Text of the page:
UBC Theses and Dissertations
Electrochemically controlled interaction of liposomes with a solid-supported octadecanol bilayer Musgrove, Amanda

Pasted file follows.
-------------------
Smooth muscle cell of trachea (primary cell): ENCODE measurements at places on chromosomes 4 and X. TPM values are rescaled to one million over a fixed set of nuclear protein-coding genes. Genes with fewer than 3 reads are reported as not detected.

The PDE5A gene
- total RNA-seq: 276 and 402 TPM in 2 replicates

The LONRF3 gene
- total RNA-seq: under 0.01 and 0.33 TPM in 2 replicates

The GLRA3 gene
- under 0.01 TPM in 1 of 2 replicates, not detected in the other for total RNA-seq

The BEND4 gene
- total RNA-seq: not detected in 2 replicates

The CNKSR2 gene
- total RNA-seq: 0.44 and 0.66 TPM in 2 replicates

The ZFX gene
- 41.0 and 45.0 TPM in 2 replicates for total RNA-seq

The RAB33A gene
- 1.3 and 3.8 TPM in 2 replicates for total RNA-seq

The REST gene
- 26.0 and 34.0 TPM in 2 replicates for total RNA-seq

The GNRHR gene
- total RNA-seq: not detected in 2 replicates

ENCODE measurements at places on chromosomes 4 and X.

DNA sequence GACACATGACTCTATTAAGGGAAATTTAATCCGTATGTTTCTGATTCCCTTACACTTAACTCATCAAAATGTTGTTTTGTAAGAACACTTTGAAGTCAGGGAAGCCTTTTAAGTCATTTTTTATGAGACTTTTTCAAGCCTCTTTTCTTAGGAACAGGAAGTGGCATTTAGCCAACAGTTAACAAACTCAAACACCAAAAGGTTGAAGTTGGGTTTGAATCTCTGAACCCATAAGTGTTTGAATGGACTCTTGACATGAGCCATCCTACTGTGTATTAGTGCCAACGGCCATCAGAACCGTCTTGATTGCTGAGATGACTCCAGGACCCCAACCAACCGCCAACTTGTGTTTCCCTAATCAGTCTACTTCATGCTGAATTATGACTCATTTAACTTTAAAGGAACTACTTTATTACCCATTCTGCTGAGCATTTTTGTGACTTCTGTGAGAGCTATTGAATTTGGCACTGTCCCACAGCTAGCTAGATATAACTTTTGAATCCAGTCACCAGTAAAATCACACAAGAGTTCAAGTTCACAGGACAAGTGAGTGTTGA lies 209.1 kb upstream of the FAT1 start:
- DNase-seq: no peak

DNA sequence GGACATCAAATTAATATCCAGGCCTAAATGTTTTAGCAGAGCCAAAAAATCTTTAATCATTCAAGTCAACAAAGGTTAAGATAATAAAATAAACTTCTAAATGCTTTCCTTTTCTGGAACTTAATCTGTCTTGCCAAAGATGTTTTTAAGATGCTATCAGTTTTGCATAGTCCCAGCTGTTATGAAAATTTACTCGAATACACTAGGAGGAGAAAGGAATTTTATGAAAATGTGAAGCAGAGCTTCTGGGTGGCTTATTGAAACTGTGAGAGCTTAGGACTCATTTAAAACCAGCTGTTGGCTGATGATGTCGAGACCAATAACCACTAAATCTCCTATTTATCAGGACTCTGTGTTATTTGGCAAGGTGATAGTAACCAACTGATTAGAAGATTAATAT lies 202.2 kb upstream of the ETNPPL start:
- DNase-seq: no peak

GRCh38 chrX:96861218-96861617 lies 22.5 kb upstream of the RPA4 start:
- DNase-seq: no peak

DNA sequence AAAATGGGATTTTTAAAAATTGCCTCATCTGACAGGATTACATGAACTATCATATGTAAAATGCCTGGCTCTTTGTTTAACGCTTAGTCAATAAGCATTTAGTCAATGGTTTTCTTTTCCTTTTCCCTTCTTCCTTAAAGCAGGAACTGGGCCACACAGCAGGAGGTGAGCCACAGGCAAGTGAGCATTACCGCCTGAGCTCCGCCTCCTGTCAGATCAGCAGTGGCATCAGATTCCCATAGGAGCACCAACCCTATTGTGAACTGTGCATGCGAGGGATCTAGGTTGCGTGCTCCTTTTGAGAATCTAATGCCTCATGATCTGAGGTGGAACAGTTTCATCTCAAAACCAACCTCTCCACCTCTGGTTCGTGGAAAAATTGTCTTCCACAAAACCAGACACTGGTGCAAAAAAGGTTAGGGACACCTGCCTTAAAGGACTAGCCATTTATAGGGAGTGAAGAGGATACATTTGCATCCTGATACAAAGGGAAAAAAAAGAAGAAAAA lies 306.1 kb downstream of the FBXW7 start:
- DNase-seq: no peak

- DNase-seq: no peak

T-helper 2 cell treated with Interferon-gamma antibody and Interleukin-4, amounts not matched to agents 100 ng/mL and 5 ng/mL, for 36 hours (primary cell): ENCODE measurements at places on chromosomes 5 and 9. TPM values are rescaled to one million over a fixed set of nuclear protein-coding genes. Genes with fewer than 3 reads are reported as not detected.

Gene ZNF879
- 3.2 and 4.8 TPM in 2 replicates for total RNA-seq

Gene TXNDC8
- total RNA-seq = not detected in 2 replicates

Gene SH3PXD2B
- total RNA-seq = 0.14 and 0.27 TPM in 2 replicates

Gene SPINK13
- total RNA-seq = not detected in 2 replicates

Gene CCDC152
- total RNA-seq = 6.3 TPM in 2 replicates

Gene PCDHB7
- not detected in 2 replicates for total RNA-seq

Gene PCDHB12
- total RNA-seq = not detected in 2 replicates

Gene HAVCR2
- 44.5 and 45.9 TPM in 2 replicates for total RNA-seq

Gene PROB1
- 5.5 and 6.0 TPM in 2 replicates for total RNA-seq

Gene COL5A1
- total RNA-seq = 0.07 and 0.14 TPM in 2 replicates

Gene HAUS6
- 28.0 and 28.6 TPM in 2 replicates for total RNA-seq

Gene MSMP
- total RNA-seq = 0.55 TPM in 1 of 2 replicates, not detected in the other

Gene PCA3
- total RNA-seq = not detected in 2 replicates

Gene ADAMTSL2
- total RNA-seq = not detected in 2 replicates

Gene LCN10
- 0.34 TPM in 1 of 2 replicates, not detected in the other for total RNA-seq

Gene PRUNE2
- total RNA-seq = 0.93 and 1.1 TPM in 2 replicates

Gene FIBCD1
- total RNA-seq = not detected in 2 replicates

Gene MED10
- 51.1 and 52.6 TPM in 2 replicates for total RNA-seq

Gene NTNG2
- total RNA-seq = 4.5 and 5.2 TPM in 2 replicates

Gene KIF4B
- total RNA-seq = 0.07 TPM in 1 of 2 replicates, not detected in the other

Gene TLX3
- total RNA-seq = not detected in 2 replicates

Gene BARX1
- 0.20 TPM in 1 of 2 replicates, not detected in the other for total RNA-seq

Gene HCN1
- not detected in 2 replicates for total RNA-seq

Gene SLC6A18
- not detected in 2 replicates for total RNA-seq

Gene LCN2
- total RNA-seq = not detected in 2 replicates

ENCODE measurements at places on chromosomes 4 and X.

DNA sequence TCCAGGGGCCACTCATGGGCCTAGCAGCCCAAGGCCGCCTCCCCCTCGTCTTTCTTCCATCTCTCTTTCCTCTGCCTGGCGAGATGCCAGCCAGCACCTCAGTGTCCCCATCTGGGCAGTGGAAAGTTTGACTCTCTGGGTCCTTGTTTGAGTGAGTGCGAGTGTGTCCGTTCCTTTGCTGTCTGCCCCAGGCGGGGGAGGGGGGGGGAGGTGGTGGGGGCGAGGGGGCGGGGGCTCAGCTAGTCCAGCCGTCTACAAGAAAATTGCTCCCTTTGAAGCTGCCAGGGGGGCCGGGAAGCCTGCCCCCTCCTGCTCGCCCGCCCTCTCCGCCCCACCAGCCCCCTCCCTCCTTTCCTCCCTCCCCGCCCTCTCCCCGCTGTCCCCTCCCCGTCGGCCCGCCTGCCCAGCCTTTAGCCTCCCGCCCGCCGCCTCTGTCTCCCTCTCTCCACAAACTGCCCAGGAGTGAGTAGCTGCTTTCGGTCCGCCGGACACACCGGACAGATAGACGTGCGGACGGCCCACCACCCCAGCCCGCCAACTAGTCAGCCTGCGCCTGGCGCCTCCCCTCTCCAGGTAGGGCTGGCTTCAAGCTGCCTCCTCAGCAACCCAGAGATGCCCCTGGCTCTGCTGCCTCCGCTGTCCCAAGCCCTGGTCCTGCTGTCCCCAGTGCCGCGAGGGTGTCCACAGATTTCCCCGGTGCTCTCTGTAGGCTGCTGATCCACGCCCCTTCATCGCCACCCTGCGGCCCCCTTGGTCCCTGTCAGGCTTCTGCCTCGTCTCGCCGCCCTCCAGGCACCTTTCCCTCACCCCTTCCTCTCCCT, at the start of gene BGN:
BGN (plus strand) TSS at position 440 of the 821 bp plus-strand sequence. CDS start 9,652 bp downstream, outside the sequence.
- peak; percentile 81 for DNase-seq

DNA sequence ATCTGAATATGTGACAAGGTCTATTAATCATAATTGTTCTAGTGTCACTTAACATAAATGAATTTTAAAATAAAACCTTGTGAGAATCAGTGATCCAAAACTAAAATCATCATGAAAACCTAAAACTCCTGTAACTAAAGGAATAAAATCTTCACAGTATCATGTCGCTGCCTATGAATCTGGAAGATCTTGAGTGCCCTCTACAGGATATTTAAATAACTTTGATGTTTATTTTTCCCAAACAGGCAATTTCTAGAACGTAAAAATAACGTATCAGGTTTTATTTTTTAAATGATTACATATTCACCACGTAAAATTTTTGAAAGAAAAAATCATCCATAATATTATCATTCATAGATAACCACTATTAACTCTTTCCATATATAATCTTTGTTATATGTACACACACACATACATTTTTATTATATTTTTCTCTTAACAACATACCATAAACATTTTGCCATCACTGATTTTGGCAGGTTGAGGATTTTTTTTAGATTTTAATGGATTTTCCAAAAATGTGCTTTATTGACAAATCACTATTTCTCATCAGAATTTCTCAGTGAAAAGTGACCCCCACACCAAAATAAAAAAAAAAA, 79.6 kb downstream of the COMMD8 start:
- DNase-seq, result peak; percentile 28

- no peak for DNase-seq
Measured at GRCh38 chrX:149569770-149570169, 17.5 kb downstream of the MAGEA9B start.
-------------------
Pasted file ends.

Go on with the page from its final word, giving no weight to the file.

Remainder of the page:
Transmembrane proteins and ion channels are a major target for new drug development. Incorporating them into sensors requires a method to produce stable, easily modifiable solid-supported phospholipid bilayers. This thesis demonstrates a method for using potential control on the electrode to mediate liposome adsorption, allowing them to interact with a previously deposited octadecanol layer through potential-created defects. Compression isotherms and electrochemical measurements were used to establish the effect of the incorporation of a small amount of fluorescent dye on the octadecanol layers. Using these fluorescently-labelled octadecanol layers, electrochemical measurements both independently and coupled with in-situ fluorescence measurements were used to characterize the interaction of liposomes with these layers under potential control. It was found that application of moderate potentials - more negative than the onset of defect formation but less than that required for desorption of the layer - facilitated the effective incorporation of liposome material into the octadecanol bilayer. The length of time spent at the poration potential had little effect on the degree of liposome interaction with the adsorbed layer. The incorporation was seen as a change in the double-layer capacitance and the creation of small fluorescent structures in the layer after exposure to liposomes at the poration potential. A shift in the characteristic desorption potential was also seen with liposome incorporation. Atomic force microscopy coupled in-situ with electrochemical control was also used to investigate the interaction of liposomes with the adsorbed octadecanol layer. The structure of the adsorbed layer was observed and with liposomes present in solution, the creation of three-dimensional structures similar in nature to those seen by fluorescence was noted. The incorporation of liposomes into the octadecanol was shown to be easily controlled by application of an electrical potential, opening a path for a new method of producing supported lipid bilayers in-situ for biosensing applications.
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